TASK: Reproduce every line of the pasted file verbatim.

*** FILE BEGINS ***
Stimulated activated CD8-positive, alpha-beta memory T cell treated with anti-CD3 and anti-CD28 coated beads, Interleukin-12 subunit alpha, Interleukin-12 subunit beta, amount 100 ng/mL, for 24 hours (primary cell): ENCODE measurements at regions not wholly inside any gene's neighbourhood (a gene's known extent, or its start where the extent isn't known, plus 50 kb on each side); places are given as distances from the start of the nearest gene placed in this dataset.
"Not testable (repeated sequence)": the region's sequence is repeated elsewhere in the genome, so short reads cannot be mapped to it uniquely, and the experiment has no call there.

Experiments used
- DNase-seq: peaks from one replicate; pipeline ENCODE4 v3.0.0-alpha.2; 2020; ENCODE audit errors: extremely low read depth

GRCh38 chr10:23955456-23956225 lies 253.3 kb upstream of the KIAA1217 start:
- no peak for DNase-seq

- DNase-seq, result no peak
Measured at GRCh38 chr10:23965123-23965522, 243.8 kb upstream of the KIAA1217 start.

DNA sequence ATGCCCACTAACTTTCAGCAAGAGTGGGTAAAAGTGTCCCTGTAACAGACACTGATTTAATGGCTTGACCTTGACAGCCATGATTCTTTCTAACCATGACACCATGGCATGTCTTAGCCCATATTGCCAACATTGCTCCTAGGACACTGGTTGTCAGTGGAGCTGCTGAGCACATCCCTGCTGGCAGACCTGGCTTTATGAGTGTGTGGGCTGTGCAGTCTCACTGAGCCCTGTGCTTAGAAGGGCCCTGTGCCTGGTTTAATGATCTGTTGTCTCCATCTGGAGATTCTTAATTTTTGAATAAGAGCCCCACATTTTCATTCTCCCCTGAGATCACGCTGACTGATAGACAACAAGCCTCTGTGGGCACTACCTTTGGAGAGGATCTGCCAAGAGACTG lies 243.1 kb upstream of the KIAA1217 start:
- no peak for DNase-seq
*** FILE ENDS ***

Stimulated activated CD8-positive, alpha-beta memory T cell treated with anti-CD3 and anti-CD28 coated beads, Interleukin-12 subunit alpha, Interleukin-12 subunit beta, amount 100 ng/mL, for 24 hours (primary cell): ENCODE measurements at regions not wholly inside any gene's neighbourhood (a gene's known extent, or its start where the extent isn't known, plus 50 kb on each side); places are given as distances from the start of the nearest gene placed in this dataset.
"Not testable (repeated sequence)": the region's sequence is repeated elsewhere in the genome, so short reads cannot be mapped to it uniquely, and the experiment has no call there.

Experiments used
- DNase-seq: peaks from one replicate; pipeline ENCODE4 v3.0.0-alpha.2; 2020; ENCODE audit errors: extremely low read depth

GRCh38 chr10:23955456-23956225 lies 253.3 kb upstream of the KIAA1217 start:
- no peak for DNase-seq

- DNase-seq, result no peak
Measured at GRCh38 chr10:23965123-23965522, 243.8 kb upstream of the KIAA1217 start.

DNA sequence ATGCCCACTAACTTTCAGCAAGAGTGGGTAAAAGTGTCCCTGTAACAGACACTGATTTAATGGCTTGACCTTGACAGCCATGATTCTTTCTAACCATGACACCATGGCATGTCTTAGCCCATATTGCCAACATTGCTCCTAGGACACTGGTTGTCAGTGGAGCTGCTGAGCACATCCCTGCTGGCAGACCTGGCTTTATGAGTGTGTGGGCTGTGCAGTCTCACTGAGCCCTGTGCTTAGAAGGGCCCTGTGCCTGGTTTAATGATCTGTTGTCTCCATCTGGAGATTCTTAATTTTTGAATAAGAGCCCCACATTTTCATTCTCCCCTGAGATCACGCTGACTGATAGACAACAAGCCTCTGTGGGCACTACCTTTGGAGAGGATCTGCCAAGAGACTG lies 243.1 kb upstream of the KIAA1217 start:
- no peak for DNase-seq